Thursday, March 16, 2006

Reading Rilke

Certainly not to be confused with the William H. Gass book of the same name.

No, I'm referring to my reading selection for the wedding, from Rilke's Letters to a Young Poet:
It is ...good to love: because love is difficult. For one human being to love another human being: that is perhaps the most difficult task that has been entrusted to us, the ultimate task, the final test and proof, the work for which all other work is merely preparation.... Loving does not at first mean merging, surrendering, and uniting with another person... it is a high inducement for the individual to ripen, to become something in himself, to become world, to become world in himself for the sake of another person; it is a great, demanding claim on him, something that chooses him and calls him to vast distances.
Alas, I must admit that I selected this passage out of one those wedding readings books. I have read neither the Rilke nor the Gass. Gass is, however, one of my favorite writers and certainly my favorite critic (admittedly the latter honor is largely by default, since I've not read much real criticism and have read three of Gass' books of essays).

Related: an excellent post over at CultureSpace on Gass' new collection of essays, A Temple of Texts:
...the distinctions that most interest me in this wide-ranging, opulent book are the ones Gass draws in the opening essay about the importance of literary classics. Having picked up A Temple of Texts not long after I brought home The Idiot, I began to think not only about the reasons we read Dostoevsky, but how we think about classics in the first place. I have long become bored with the tired, old arguments about the literary canon, about which books and authors are deemed essential. "Classics," Gass writes, "are by popular accord quite old and therefore out of date; while by the resentful they are representatives only of the errors of their age, their lines sewn always on the bias, their authors willing tools of power and privilege....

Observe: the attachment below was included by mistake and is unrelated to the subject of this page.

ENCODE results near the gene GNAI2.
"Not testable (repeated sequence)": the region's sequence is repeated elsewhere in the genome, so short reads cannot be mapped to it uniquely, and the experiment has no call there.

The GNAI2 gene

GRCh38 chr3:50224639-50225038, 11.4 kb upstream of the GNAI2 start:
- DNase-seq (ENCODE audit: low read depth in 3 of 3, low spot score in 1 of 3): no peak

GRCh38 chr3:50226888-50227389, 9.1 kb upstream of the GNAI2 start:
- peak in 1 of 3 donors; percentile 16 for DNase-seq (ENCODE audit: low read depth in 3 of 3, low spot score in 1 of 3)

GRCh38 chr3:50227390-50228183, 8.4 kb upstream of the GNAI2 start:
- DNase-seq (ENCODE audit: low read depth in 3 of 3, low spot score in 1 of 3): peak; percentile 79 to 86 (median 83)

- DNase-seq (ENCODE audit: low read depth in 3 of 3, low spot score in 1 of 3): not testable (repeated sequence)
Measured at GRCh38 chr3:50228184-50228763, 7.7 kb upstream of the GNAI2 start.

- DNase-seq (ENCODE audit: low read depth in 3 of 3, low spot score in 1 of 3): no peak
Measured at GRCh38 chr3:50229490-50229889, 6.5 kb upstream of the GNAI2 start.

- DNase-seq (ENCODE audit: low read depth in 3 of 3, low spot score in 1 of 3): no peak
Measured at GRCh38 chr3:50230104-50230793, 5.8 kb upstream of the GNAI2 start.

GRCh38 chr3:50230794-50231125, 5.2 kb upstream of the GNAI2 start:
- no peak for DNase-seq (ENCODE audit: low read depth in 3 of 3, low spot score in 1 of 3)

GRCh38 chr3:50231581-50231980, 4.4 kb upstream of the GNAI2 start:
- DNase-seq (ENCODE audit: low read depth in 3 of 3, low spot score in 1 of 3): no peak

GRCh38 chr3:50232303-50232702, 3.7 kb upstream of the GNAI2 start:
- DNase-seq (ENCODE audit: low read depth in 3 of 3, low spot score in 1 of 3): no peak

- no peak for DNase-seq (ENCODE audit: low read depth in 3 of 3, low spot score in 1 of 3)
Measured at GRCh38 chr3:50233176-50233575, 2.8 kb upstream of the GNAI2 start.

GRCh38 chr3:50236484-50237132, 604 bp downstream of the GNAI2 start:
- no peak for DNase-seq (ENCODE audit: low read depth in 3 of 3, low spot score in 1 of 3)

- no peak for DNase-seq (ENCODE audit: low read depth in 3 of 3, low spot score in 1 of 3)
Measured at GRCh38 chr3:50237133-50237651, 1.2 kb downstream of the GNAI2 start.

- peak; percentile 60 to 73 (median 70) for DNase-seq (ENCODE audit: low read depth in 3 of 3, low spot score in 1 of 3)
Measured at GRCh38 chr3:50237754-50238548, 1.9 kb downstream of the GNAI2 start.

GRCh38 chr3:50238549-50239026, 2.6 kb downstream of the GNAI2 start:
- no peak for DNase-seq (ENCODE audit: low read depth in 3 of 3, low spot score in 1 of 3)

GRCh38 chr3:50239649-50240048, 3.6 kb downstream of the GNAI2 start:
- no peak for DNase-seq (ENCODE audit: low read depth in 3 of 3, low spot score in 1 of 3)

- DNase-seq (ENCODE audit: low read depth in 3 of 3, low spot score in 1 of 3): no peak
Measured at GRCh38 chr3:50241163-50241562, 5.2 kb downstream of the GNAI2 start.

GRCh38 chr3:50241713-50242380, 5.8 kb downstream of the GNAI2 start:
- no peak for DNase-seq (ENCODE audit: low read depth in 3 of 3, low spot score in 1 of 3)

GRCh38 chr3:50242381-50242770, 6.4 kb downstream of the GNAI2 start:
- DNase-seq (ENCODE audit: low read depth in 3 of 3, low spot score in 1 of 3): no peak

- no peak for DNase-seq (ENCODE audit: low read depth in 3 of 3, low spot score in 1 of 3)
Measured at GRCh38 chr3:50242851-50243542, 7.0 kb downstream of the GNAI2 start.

Gass...beautifully and cogently elucidates why classics matter.

I'm looking forward to reading this book. I'm also interested in Reading Rilke; I had been wary of it, mainly because I've never read Rilke's poetry, and, for that matter, am not a good reader of poetry. But, the book's subtitle, Reflections on the Problems of Translation, clinches it for me. I'm fascinated by translation questions, particularly as worked through by a writer the caliber of Gass.

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